However, be aware that every $1 increase in valuation will decrease the chance of a transaction being approved. Just because Microsoft currently has $144 billion in cash sitting on its balance sheet, does not mean it will overpay for an acquisition. The buyer’s corporate champion has to justify the valuation to multiple stakeholders at the buyer, not the least of which is the Board of Directors. If the corporate champion is perceived to have over paid for an acquisition, he could lose his job.
Early Stage Valuations
Early stage valuations are challenging because the revenue is minimal and thus comparable companies and precedent transactions are not as useful. A vast majority of the value of an early stage company is in the future. One valuation method for early stage companies is to set the M&A valuation at last venture capital round and add a control premium on top. It is also helpful to analyze how much has been invested in R&D. Buyers will often consider a build versus buy scenario and the R&D investment can be critical in this analysis.
In early stage valuations, be careful with the revenue forecast. The first 6 months should be conservative since the Board of Directors at the buyer will inevitably ask if the company is on track to achieve its forecast. If the seller is 5% below its revenue forecast, expect the price to be cut by 10%, since the seller has not proven itself to be a reliable forecaster. If a public company misses its earning forecast by 5%, the stock price goes down by 10% as well.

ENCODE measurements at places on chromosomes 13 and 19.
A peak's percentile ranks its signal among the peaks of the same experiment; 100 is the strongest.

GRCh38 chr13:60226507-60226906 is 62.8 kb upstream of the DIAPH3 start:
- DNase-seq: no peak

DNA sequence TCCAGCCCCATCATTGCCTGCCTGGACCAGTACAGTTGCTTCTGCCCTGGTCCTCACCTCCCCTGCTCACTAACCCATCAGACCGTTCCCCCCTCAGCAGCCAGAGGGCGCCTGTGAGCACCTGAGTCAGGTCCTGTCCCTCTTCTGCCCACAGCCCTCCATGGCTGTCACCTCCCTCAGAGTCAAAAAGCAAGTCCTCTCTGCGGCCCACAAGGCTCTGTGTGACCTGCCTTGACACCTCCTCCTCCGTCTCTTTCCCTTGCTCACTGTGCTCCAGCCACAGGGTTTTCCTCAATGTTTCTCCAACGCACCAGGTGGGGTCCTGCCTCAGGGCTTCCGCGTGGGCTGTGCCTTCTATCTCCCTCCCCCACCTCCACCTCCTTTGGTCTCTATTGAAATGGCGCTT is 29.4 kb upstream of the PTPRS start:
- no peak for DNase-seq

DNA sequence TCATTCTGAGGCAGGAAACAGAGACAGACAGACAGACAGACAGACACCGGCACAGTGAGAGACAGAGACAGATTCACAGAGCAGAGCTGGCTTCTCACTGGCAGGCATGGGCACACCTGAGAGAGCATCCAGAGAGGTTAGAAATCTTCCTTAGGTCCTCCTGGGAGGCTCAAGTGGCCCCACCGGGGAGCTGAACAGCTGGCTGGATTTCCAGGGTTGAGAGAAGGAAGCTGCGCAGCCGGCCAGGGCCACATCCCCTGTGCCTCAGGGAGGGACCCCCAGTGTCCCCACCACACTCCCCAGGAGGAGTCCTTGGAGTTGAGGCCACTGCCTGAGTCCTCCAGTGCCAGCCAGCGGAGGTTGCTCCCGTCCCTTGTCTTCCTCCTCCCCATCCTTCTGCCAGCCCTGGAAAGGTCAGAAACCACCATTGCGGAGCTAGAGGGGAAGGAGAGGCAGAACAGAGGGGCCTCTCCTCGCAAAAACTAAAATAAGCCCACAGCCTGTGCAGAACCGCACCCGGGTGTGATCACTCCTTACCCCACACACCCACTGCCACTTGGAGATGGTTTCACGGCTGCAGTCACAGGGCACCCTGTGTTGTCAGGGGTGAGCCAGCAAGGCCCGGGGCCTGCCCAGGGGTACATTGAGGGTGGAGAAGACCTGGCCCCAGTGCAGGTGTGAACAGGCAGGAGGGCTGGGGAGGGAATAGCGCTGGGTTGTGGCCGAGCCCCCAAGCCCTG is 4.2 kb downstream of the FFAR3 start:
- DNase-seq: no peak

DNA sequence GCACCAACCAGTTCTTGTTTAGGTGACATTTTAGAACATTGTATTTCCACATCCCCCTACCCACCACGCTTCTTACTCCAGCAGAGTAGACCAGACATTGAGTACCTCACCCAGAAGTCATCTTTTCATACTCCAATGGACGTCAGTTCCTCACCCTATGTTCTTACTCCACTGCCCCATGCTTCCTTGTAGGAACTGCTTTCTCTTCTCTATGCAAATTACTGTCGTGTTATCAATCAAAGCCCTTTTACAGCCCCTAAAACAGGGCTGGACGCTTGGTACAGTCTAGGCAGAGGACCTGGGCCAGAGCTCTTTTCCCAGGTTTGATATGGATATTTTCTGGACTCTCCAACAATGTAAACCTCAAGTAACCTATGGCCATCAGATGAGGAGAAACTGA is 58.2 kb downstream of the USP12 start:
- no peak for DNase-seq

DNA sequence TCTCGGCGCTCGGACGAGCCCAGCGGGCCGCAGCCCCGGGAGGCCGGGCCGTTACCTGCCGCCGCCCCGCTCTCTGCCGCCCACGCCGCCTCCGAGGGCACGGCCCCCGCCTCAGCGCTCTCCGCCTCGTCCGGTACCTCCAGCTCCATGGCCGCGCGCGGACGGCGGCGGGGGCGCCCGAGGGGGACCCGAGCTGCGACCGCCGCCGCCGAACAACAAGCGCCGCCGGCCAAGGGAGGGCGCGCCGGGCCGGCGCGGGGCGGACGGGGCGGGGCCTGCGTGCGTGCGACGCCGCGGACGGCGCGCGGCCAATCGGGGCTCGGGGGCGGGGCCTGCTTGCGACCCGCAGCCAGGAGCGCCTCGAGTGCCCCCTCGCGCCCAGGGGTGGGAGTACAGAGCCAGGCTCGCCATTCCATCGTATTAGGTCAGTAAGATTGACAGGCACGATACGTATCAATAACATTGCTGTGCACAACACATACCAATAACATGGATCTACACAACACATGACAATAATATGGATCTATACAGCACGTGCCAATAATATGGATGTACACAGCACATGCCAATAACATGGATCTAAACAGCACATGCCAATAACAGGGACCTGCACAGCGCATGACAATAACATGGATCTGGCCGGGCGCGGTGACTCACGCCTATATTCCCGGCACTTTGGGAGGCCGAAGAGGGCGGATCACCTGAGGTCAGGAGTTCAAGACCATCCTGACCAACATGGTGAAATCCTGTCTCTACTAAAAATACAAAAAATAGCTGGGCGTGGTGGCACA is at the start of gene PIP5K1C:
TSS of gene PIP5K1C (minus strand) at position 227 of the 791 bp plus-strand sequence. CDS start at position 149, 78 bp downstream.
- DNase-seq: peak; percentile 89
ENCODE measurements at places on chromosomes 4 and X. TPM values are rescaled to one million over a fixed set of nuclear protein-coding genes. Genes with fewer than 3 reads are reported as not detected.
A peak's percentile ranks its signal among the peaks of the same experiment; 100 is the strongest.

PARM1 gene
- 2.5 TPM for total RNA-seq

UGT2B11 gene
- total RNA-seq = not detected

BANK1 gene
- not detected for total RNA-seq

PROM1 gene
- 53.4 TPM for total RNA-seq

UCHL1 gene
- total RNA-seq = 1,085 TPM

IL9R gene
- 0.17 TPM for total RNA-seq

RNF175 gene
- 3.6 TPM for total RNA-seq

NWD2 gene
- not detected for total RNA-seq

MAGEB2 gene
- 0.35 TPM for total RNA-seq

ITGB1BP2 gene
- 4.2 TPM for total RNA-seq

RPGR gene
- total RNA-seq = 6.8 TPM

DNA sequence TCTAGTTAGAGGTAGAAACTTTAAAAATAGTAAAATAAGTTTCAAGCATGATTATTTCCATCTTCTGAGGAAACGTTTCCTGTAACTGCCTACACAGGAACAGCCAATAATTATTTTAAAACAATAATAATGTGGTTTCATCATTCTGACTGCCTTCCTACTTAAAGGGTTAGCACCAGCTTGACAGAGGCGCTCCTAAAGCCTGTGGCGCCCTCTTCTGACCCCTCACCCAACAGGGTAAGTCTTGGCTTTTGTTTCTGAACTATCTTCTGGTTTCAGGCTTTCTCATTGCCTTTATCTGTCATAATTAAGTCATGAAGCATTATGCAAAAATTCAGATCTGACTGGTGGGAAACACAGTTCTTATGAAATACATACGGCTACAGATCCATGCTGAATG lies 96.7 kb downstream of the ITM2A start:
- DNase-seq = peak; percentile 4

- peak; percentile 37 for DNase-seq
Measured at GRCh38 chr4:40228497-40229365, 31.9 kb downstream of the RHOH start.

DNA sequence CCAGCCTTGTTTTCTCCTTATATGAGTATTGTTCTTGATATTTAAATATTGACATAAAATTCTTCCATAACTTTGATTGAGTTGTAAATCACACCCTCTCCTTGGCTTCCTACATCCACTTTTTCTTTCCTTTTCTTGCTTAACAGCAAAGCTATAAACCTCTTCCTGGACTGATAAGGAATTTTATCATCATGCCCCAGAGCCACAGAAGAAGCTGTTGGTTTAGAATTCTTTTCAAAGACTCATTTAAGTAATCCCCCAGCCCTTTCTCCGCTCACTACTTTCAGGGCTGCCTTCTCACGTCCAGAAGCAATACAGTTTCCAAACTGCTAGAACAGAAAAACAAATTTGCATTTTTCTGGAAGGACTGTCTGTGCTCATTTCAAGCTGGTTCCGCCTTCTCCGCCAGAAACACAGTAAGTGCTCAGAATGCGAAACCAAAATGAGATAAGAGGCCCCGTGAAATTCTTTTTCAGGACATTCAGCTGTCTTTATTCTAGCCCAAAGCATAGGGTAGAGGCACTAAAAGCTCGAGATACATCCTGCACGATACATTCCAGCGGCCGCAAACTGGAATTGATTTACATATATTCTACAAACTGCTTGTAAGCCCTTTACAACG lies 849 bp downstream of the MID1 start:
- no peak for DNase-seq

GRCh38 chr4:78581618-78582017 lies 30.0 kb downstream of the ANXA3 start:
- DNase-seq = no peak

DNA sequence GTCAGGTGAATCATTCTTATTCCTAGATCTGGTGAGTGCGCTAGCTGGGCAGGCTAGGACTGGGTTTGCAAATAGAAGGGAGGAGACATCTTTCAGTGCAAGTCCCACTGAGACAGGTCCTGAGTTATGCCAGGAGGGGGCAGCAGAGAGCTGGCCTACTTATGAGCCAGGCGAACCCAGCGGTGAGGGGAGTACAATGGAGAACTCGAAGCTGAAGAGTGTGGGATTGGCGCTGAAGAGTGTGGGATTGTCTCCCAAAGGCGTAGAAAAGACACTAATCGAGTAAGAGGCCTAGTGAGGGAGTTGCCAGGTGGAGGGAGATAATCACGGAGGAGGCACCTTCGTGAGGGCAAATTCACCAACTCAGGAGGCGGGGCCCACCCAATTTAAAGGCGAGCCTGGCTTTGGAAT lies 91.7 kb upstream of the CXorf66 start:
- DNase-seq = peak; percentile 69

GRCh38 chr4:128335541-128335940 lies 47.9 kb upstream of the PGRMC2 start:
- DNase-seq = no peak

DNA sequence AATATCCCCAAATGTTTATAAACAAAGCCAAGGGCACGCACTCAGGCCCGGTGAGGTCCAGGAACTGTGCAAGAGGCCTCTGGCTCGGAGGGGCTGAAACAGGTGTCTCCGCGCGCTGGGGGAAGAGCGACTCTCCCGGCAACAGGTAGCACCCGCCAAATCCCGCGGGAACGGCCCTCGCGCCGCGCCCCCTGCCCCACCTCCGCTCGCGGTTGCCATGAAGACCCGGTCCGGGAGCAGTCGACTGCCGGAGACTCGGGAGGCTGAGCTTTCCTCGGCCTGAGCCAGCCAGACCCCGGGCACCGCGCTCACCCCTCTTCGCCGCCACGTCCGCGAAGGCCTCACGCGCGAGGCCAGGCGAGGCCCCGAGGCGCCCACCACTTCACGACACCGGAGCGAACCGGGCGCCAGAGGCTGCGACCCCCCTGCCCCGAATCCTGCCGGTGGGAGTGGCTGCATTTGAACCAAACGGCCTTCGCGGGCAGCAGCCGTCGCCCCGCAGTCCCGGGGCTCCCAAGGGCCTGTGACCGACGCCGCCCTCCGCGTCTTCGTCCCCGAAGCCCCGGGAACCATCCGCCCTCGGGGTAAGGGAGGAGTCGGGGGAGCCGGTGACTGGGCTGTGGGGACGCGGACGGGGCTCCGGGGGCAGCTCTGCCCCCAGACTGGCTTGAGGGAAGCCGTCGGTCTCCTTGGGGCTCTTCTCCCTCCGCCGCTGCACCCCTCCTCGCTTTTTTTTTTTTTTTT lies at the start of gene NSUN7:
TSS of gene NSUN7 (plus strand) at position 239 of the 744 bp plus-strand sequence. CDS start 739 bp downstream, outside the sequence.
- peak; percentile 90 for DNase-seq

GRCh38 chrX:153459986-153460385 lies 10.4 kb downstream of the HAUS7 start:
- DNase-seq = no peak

If the seller has aggressive forecasts beyond the 6 months, this can convince the buyer that that the seller is confident that aggressive growth is possible. However, the buyer can also use this against the seller by proposing an earnout and using the seller’s own aggressive forecast to set unrealistic milestones for an earnout. For more on earnouts, please see my LinkedIn article: How to Structure Effective Earnouts.
Stand Alone and Synergistic Valuation Models
The seller’s “stand alone” valuation model is based on what the seller can achieve with its limited resources not taking into account the acquisition by a buyer. The buyer will develop its own “synergistic” valuation model based on the buyer’s distribution of the seller’s products on a global basis. The seller’s “stand alone” valuation will always be lower that the “synergistic” valuation developed by the buyer, since the buyer can leverage its global resources. In discussions with the buyer, it is useful to point out synergies, since the more synergies in the buyer’s model, the higher the buyer’s valuation.
III. Final Thoughts
It is important to establish the valuation early in the negotiating process to make sure the buyer and the seller are in the same ballpark. Do not spend a lot of time negotiating other terms and conditions if the valuation is not locked down.
It is important to understand the buyer’s perspective in a transaction. The buyer is taking a risk that the seller’s technology will win the technology race in the long run. The buyer is also betting that key people at the seller will stay on board after the transaction closes and that the seller’s company will integrate successfully with the buyer.
Developing a justifiable, reasonable and defensible valuation for negotiations with a buyer is critical for the seller. Not all technology companies will be unicorns, but selling a company for a healthy valuation is a rare event and can be very beneficial for a founder in the long run. A founder can stay with the buyer for a successful corporate career. A founder can stay on as a consultant and then retire comfortably when the consulting contract has run its course. Or a founder can start his next company and, with a successful M&A exit under his belt, the investors will be calling the founder to invest in his latest company, the founder will not have to call the investors.